Introduction to Lassa Fever
Lassa fever (LF) is an acute viral haemorrhagic fever, which is endemic to parts of West Africa, including Nigeria, Sierra Leone, Guinea, and Liberia. It is likely that the reach of the virus extends across the region and beyond the borders of these countries. The Lassa virus is a member of the family Arenaviridae, RNA viruses which cause diseases in both the Old and the New world.
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LF is a zoonotic disease. The main animal reservoir of the Lassa virus is the multimammate rat, Mastomys natalensis, which can be found throughout sub-Saharan Africa, but the virus has also been identified in other small mammals across West Africa.
Transmission to humans occurs mostly during the dry season, in or near households (domestic or peri-domestic transmission) either by direct contact with the rat or indirect contact with contaminated food or household items. As such, it primarily concerns children and women. Human-to-human transmission is also possible, with healthcare staff working in resource-limited settings being at increased risk, due to the frequency and proximity of their interactions with Lassa fever patients and the suboptimal supply of high-quality protective equipment.
The true extent and incidence of infections and illnesses is not known. Nigeria reports the highest number of Lassa fever cases, due to a robust surveillance programme and reporting system coordinated via the Nigeria Centres for Disease Control (NCDC). In 2020, it recorded 1189 laboratory-confirmed cases of Lassa fever with focal points in Ondo, Edo and Ebonyi states.
However, surveillance of Lassa fever is challenging due to suboptimal availability of diagnostic tests (and no validated point-of-care pan-Lassa diagnostic test), need for capacity strengthening in laboratories and non-specific clinical presentation – making it particularly challenging to identify mild community cases. The true toll of Lassa fever infections could therefore be much higher than figures currently suggest – it is estimated that there are up to 500,000 new infections and 10,000 deaths per year across West Africa. The ‘Enable’ programme of the Coalition for Epidemic Preparedness Innovations (CEPI) is expected to provide useful information on the real incidence of LF in the region.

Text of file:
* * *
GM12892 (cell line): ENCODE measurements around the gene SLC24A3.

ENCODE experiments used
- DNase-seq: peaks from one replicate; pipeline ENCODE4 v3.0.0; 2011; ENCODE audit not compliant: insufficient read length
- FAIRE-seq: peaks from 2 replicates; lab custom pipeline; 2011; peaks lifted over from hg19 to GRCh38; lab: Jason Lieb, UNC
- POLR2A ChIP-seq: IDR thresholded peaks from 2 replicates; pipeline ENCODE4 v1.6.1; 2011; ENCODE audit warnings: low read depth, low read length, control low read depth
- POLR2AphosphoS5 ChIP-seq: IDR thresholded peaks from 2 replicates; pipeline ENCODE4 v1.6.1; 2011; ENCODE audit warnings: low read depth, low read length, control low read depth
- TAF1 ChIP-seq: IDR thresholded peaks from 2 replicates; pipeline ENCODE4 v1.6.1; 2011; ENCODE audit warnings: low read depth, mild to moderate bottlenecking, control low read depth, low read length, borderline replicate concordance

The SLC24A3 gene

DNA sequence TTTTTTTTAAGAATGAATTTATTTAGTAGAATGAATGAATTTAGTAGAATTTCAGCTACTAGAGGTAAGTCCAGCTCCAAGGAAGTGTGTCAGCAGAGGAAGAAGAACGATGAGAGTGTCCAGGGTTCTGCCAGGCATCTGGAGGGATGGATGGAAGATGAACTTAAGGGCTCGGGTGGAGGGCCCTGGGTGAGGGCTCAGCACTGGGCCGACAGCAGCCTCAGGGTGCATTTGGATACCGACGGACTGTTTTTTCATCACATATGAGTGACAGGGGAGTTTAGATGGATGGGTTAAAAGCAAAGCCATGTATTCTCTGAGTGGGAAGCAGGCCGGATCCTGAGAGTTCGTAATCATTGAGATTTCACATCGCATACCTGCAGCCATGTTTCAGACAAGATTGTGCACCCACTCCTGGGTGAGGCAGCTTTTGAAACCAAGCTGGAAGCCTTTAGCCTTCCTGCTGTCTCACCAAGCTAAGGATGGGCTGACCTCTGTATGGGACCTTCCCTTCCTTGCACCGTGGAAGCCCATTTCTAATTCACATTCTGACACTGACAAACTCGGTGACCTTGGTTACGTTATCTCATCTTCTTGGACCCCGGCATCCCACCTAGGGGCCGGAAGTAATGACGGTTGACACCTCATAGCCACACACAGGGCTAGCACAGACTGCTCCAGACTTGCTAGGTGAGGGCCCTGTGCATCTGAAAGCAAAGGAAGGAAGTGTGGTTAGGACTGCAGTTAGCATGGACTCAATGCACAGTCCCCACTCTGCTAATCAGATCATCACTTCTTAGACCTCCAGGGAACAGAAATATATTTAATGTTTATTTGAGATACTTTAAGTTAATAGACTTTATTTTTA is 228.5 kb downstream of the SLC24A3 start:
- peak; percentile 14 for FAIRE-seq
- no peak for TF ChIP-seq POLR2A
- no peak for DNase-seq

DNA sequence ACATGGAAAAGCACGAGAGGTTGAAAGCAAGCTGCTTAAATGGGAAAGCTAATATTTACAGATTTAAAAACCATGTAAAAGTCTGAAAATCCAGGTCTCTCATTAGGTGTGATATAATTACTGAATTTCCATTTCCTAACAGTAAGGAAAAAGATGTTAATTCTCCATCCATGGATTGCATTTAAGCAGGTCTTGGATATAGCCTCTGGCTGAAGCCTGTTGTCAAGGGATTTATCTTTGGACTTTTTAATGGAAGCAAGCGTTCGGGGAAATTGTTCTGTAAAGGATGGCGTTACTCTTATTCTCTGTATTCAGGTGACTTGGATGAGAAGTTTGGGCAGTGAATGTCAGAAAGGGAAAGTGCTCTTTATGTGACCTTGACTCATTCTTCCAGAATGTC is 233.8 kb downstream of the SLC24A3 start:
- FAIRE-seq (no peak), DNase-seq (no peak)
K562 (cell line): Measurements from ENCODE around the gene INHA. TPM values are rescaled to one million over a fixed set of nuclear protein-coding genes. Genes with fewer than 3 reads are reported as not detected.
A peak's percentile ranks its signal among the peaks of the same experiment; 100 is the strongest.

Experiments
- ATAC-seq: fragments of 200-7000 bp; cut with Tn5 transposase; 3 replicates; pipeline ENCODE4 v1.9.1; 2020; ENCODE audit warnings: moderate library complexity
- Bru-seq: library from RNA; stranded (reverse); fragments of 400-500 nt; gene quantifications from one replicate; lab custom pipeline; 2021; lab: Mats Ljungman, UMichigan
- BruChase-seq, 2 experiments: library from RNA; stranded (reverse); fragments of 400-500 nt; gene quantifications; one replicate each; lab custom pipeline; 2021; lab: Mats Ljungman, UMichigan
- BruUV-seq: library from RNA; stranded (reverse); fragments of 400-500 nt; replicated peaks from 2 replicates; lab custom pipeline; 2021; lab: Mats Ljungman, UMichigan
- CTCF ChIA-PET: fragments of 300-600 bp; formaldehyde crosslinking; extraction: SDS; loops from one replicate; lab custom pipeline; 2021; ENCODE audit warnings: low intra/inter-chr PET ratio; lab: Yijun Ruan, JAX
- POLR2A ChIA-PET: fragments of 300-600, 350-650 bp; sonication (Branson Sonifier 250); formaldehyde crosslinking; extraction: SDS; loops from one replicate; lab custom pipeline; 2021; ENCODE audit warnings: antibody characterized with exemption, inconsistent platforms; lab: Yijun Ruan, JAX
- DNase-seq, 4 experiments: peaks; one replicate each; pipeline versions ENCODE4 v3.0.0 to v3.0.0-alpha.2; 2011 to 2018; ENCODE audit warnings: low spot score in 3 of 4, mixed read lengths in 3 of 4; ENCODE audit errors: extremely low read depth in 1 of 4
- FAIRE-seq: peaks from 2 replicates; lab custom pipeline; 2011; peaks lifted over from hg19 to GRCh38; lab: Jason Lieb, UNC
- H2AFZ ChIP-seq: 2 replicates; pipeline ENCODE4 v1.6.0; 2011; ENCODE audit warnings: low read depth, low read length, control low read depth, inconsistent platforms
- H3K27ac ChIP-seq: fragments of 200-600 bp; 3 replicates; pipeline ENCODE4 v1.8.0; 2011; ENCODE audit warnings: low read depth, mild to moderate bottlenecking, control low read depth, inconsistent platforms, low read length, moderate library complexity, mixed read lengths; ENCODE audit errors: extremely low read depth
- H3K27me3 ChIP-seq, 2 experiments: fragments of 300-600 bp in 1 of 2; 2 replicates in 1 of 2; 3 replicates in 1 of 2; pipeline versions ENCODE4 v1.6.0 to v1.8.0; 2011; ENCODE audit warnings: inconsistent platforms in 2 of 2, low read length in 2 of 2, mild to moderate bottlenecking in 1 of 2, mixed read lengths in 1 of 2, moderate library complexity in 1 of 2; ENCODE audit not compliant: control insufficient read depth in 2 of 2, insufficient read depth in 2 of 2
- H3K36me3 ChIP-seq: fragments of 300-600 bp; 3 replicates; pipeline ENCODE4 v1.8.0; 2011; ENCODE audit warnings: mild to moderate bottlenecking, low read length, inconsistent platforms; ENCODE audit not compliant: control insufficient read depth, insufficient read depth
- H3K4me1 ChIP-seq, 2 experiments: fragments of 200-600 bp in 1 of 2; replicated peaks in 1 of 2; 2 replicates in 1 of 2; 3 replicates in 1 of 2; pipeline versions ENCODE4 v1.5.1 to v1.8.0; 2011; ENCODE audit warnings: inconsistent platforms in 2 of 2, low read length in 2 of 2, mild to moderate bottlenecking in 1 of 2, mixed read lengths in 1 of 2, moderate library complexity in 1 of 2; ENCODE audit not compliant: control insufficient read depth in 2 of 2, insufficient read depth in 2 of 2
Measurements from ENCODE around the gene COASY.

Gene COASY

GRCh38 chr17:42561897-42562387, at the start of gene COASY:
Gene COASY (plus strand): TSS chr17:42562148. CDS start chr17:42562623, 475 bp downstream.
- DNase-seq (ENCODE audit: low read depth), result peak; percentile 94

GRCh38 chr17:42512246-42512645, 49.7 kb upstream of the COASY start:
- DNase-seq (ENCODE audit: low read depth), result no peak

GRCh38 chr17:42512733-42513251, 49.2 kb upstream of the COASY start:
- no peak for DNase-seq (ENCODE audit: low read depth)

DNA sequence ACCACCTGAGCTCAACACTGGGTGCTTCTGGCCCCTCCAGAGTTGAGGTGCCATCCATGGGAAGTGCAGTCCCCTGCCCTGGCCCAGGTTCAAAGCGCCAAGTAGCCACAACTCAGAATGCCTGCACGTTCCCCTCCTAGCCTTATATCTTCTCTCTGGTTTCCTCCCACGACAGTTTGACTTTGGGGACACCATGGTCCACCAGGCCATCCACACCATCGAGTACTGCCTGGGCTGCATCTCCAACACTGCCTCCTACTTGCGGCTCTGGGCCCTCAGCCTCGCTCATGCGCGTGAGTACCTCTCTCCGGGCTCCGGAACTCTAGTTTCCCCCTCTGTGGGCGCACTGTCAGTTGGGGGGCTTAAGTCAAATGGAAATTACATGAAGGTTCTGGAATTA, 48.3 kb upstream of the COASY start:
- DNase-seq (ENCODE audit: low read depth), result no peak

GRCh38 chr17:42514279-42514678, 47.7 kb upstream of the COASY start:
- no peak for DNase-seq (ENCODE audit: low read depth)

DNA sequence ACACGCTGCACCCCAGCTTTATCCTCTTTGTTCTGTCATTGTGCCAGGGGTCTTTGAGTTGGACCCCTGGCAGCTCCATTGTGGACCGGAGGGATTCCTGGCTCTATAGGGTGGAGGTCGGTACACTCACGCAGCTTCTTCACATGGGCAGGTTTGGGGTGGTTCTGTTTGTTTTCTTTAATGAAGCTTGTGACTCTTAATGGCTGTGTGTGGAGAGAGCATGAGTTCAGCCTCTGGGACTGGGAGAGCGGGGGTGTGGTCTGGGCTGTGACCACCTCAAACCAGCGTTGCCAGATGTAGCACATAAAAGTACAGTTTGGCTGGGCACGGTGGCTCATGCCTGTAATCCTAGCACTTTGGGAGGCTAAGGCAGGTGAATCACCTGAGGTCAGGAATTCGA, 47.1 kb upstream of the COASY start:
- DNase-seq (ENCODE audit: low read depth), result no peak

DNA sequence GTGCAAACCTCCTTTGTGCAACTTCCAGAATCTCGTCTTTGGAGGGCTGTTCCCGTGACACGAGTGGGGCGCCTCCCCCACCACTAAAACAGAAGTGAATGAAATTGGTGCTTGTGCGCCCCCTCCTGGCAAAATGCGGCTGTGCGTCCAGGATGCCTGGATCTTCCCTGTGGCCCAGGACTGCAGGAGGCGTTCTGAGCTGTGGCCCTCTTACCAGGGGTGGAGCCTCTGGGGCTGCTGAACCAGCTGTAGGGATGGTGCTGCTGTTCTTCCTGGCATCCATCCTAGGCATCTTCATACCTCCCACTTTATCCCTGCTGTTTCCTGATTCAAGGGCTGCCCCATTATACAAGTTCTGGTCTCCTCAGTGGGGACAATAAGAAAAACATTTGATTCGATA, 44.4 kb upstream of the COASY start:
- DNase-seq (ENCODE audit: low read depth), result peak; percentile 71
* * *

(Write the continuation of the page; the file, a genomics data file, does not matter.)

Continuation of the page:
It is estimated that 80% of infections go unnoticed or cause only mild symptoms. Symptom onset typically occurs within 6 – 21 days of infection and is most commonly characterised by the presence of fever, headache, vomiting and abdominal pain. A small number of patients present with more severe, life-threatening forms of illness including haemorrhage, seizure, shock and breathing difficulty.
In hospitalised cases, the case fatality rate (CFR) is reported to be 24–27% overall and 34% for pregnant women, rising in the third trimester to 80% and 95% for the foetus [7-9] – however in a recent cohort study taking place in a research setting, the CFR for hospitalised cases was 13% for adults and 6% for children. Mortality may be higher during outbreaks. The Lassa virus shows high genetic variability, with up to 8 lineages identified so far with varying virulence.
The primary treatment for Lassa fever is ribavirin in conjunction with supportive care. This recommendation is largely based on the results of a single prospective clinical trial that was conducted in the 1980s, which has since generated concern about its methods, analysis and safety when used to treat mild cases of LF. No further clinical trials evaluating ribavirin or new therapeutics have been conducted in the subsequent 40 years.